Three takeaways from Kentucky basketball’s 85-74 win over Texas A&M:
1. Getting outworked just won’t work.
To be honest, this was a less-than-impressive victory. Texas A&M arrived in Rupp Arena just 6-6 on the season and 0-1 in the SEC after a 73-71 home loss to Arkansas on Saturday. The Aggies lost by 23 at Gonzaga, and by 15 at home to Texas Southern 10 days ago. And less than four minutes into Tuesday night in Rupp, Billy Kennedy’s team had a 10-0 lead.
UK rallied to lead by a dozen, 46-34, at halftime. But the visitors staged a second-half comeback, pulling to within just two points, 66-64, with 7:55 remaining. The Cats steadied themselves at that point and pulled away from the win, but it was much harder than it needed to be.
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“We have some guys that are getting outworked,” said UK coach John Calipari afterward, and that’s always a troubling thing to hear. So was the Cal add-on that some of those players seem to think it’s OK to get outworked at times. Not good.
The Cats played with a sense of urgency in that impressive 80-72 victory over North Carolina in the CBS Sports Classic on Nov. 22. A week later, they were locked-in during a 71-58 victory at arch-rival Louisville. With something to prove and the stakes high, Calipari’s young team was able to rise to the moment.
That hasn’t been the case in SEC play. There was that 77-75 loss at Alabama on Saturday. Not a bad loss. On the road. Conference opener. But still a loss. Then Tuesday, against lesser competition, UK watched Texas A&M shoot 48.2 percent and win the boards, 29-28.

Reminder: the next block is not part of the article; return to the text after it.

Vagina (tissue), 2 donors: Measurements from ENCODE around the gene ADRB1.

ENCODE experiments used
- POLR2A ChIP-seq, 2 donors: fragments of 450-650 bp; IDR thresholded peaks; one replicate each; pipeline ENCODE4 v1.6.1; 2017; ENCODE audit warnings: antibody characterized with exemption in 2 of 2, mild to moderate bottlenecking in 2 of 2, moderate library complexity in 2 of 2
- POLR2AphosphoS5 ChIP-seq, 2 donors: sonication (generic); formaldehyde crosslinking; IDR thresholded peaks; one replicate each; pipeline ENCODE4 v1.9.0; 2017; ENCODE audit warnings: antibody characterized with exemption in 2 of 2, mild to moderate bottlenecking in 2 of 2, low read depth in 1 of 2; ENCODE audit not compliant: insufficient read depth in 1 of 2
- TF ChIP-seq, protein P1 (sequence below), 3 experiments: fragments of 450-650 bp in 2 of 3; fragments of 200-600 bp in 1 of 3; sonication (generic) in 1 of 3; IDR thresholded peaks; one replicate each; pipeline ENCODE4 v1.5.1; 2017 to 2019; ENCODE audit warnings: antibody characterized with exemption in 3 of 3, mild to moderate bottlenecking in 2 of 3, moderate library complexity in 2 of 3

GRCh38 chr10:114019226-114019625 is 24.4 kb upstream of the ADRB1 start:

2. The bench brigade did make a difference.
After falling behind 10-0, the Cats did get a lift from its bench. Nick Richards provided a spark before picking up his second foul. His replacement, EJ Montgomery, scored two quick baskets. And guard Immanuel Quickley came on to get a pair of steals and fast break buckets.
Not part of that first wave off the bench, Jemarl Baker still made a solid contribution with three assists in 13 minutes. Baker also buried a three-pointer from the right corner while being fouled. He made the free throw for a four-point play.
The bench brigade helped mitigate subpar efforts from Reid Travis and PJ Washington. Travis managed just six points and four rebounds in 30 minutes. As Caliapri commented after the Alabama game, Travis has regressed to be not being as quick and decisive around the rim. And Washington did not score until there was 13:59 left in the game. The sophomore finished with nine points and five rebounds
Quickley ended up with 10 points and three steals. He was a perfect four of four from the field, including two of two from three-point land in his 13 minutes.
Kentucky’s bench ended up outscoring Texas A&M 23-9.
3. Where did the rebounding go?
Before SEC play began, Kentucky was one of the nation’s best rebounding teams, especially at the offensive end. That hasn’t continued through the first two SEC games.
Non-conference: Kentucky outrebounded Southern Illinois by 29; North Dakota by 30; VMI by 21; Winthrop by 15; Monmouth by 15; UNC Greensboro by 16; North Carolina by 11. Only Duke and Utah beat the Cats on the boards.
Then Alabama outrebounded the Cats 40-32 on Saturday. The Cats were held to just six offensive rebounds and finished with an offensive rebound percentage of a season-low 15.4. (Previous low was 25.9 percent against VMI.) That continued Tuesday as A&M edged UK on the glass 29-28. UK’s offensive rebound percentage was better (25.0) but still not great.
Isn’t rebounding about effort? That goes back to what Calipari said about his players getting outworked. Travis finished with just four rebounds in 30 minutes on the floor. Washington managed just one offensive rebound in his 28 minutes. Keldon Johnson ended up being the rebound leader with six.
If the Cats are going make a splash in the SEC and be the team Calipari “thinks we can be” they need to return to the glass-eaters they were before conference play began.